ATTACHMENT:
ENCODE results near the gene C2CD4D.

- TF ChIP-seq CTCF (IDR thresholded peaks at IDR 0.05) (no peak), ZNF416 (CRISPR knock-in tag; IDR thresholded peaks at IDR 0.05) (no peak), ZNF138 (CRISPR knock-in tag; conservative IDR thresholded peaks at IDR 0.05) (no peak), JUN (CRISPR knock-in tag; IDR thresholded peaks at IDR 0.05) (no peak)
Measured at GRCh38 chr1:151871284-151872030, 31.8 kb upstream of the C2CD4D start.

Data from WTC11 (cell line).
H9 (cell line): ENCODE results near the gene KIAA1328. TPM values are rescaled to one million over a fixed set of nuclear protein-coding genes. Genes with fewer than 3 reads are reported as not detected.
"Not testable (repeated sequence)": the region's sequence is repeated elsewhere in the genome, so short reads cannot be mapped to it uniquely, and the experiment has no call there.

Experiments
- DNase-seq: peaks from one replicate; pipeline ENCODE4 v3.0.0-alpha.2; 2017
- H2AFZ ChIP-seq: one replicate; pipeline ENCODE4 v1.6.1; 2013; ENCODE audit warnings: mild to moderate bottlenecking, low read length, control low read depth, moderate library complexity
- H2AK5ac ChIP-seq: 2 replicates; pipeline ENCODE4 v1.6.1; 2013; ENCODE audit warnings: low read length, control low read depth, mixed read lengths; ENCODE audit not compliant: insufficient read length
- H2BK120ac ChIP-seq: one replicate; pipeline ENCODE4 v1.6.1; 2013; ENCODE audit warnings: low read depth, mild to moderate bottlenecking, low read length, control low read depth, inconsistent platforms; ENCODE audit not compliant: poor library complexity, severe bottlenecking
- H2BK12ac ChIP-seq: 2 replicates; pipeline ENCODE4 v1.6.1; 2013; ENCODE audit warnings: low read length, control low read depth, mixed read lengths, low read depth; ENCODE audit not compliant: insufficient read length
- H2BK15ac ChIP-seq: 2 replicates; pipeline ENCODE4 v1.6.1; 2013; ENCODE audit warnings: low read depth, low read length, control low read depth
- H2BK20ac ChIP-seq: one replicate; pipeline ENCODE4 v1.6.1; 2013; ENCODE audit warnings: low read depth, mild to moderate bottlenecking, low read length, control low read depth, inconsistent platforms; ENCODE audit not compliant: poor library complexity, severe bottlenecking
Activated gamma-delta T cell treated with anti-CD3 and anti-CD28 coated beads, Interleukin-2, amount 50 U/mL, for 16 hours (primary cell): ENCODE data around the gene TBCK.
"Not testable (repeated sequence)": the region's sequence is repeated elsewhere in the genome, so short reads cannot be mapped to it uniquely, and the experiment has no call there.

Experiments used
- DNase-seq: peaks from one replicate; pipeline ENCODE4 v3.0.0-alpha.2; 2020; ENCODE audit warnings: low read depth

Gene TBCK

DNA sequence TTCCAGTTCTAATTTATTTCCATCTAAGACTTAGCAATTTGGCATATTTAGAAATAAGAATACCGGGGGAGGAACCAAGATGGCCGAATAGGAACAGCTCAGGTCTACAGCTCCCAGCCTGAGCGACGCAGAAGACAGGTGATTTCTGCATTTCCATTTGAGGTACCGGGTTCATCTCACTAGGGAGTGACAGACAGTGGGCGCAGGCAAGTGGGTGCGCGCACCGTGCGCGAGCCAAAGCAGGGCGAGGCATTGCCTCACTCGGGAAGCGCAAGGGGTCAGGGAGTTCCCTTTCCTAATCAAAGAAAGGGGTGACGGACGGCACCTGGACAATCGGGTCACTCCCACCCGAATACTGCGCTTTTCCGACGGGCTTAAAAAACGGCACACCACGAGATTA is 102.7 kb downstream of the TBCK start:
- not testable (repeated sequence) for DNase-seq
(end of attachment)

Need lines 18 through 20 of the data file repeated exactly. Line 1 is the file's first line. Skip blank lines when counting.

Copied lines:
- DNase-seq: peaks from one replicate; pipeline ENCODE4 v3.0.0-alpha.2; 2020; ENCODE audit warnings: low read depth

Gene TBCK

DNA sequence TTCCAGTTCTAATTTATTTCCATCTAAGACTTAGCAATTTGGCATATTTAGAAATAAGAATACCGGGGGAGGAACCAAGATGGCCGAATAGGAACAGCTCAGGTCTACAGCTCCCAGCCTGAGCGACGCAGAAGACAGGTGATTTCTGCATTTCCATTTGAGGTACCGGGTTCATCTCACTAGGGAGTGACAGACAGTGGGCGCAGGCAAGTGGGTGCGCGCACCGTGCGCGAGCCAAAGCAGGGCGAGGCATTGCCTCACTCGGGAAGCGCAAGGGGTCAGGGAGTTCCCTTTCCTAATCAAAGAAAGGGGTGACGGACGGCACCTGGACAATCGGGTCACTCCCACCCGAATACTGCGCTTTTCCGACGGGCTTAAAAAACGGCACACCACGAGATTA is 102.7 kb downstream of the TBCK start: